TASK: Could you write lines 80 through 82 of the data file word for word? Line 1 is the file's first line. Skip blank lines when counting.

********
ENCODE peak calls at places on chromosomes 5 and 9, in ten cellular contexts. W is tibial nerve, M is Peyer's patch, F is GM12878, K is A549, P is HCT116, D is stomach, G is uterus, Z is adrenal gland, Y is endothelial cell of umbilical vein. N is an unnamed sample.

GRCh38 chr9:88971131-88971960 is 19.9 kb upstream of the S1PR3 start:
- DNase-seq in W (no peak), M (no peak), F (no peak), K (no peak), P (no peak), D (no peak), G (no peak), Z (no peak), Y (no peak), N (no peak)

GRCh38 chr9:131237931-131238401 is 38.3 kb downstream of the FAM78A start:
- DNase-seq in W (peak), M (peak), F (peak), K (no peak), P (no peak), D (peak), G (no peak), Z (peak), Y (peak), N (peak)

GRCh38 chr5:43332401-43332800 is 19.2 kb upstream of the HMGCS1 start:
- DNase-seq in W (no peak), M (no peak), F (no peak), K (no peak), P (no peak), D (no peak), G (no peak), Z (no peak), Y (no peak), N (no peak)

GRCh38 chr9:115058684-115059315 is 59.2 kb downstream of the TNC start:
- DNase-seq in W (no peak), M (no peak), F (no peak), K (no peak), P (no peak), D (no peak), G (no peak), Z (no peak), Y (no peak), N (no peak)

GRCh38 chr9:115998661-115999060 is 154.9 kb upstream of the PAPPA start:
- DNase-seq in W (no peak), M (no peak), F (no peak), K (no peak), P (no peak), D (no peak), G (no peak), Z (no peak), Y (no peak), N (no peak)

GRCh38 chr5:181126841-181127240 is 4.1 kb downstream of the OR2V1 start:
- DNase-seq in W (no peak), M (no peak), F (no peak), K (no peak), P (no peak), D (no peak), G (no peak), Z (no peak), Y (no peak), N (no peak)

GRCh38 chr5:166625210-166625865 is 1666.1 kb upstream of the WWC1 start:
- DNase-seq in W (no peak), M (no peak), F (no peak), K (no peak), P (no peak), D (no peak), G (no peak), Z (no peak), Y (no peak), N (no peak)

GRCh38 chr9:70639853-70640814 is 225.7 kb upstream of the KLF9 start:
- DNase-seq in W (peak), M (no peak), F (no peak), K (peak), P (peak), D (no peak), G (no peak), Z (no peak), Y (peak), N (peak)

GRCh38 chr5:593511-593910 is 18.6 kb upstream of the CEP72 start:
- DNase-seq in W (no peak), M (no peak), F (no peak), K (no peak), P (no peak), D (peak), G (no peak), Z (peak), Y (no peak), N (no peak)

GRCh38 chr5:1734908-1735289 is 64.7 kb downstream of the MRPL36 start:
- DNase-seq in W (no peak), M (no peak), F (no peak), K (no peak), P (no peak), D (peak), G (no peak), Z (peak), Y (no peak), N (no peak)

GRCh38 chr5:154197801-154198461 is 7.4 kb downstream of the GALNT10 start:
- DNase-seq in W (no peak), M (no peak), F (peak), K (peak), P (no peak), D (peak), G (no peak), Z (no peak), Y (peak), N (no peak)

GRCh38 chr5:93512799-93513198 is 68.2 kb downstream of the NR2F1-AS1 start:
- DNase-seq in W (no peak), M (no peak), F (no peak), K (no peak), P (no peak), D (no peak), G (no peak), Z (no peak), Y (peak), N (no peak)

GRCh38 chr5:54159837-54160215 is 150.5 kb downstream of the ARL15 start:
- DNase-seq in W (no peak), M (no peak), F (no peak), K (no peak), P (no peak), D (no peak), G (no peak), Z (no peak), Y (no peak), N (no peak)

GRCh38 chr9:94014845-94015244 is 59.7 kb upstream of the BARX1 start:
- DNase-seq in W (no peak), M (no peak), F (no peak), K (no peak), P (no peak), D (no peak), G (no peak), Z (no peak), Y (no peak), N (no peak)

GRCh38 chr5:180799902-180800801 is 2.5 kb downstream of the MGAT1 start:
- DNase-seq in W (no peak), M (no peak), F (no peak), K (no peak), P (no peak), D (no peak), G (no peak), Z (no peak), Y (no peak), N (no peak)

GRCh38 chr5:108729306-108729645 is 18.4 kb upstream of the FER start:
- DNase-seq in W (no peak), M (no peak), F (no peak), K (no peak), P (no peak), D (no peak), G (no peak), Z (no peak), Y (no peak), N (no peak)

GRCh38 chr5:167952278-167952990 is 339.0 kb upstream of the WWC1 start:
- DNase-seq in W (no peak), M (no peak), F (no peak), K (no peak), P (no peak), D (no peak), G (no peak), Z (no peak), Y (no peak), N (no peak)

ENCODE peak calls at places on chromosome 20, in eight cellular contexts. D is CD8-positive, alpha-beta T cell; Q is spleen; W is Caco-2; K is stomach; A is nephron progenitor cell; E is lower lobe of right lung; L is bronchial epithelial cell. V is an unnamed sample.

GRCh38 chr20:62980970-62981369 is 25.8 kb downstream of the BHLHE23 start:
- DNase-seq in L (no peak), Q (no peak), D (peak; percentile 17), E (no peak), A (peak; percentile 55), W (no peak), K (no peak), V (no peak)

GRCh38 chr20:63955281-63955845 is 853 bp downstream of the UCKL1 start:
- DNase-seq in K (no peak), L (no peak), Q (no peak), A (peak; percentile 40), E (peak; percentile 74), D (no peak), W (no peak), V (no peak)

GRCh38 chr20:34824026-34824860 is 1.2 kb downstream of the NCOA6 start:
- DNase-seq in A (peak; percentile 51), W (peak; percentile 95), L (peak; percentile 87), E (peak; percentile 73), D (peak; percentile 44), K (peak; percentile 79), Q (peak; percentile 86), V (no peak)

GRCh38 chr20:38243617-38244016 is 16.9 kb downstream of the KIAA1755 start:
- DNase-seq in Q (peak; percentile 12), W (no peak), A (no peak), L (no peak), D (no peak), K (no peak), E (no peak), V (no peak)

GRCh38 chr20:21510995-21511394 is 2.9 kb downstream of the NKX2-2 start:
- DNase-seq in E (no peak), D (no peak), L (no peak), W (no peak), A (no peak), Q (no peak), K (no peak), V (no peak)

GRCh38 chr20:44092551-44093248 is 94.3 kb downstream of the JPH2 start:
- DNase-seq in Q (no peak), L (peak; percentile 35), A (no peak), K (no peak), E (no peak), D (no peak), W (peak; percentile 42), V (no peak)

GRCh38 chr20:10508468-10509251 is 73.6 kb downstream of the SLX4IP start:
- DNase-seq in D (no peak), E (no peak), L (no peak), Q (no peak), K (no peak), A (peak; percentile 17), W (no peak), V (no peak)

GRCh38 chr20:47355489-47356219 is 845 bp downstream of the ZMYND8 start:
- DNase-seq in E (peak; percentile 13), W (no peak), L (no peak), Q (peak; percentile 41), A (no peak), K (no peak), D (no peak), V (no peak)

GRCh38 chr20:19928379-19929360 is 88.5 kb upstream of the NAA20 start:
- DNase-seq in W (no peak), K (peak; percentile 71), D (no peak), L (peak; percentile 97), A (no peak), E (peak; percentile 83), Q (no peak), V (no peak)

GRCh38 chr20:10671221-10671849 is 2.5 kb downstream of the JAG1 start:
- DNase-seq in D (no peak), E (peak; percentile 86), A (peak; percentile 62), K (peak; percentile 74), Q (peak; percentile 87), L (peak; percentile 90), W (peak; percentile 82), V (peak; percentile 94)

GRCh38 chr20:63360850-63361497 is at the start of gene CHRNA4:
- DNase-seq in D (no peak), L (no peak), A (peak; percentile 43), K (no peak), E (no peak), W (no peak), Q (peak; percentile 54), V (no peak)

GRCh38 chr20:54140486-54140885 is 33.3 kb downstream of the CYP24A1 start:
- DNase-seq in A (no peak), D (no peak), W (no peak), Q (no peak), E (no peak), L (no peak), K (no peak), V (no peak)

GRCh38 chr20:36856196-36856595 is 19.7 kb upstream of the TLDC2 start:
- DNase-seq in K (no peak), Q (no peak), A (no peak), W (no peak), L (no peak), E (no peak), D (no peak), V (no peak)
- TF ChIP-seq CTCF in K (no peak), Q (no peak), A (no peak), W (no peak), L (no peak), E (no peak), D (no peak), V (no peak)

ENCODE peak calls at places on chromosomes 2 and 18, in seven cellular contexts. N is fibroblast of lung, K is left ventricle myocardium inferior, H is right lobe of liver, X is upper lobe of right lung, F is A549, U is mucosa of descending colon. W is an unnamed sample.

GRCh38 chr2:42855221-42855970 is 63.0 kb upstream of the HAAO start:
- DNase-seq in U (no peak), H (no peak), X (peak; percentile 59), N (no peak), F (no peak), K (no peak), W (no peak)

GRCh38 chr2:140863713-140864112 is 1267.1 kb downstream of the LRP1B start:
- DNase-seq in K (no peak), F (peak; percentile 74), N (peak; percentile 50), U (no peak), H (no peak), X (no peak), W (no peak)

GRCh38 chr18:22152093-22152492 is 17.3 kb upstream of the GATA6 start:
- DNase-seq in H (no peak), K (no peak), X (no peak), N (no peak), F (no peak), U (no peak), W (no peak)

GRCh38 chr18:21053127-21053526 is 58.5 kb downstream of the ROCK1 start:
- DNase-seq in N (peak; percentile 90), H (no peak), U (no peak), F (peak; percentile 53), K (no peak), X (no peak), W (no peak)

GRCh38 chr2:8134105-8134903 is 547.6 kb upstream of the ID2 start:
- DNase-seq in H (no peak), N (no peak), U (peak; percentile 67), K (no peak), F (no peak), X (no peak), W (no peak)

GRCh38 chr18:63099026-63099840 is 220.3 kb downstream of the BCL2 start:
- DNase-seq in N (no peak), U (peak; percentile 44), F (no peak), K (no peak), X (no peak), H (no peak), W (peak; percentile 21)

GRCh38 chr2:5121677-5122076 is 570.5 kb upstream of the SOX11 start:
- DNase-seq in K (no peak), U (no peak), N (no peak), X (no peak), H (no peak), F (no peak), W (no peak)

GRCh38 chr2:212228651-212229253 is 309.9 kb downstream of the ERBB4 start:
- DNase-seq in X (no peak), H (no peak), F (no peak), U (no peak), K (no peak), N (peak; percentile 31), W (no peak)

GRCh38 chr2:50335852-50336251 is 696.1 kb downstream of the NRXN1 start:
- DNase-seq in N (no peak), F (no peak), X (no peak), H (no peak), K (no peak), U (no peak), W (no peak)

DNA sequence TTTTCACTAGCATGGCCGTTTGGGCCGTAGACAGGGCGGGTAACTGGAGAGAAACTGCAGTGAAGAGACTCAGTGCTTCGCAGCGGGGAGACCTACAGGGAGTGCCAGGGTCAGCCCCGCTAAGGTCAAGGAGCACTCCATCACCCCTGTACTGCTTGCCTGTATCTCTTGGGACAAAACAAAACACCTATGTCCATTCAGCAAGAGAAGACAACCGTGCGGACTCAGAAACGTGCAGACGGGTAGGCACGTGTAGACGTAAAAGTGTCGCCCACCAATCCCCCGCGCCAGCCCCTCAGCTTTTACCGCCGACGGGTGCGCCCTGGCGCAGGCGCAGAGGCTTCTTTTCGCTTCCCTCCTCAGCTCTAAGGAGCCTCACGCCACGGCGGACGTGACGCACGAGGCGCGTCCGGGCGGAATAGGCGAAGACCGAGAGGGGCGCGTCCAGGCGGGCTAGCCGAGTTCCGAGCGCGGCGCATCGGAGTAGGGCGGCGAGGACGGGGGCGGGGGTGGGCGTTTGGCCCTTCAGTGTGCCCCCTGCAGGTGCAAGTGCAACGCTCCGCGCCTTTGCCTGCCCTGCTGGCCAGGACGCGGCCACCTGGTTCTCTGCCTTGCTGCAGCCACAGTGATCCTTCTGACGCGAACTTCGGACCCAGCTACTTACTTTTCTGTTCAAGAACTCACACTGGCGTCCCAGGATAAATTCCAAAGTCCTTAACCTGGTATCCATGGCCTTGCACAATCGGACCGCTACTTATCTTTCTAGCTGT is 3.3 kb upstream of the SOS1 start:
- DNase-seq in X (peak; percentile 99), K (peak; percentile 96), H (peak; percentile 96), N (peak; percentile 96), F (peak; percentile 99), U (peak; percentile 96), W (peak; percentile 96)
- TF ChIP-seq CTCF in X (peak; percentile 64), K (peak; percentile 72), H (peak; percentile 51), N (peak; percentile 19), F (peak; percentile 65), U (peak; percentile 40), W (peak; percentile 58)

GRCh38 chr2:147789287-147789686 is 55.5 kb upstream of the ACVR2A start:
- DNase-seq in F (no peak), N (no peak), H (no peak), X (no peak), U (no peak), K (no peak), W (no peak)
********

- DNase-seq in X (no peak), H (no peak), F (no peak), U (no peak), K (no peak), N (peak; percentile 31), W (no peak)

GRCh38 chr2:50335852-50336251 is 696.1 kb downstream of the NRXN1 start:
- DNase-seq in N (no peak), F (no peak), X (no peak), H (no peak), K (no peak), U (no peak), W (no peak)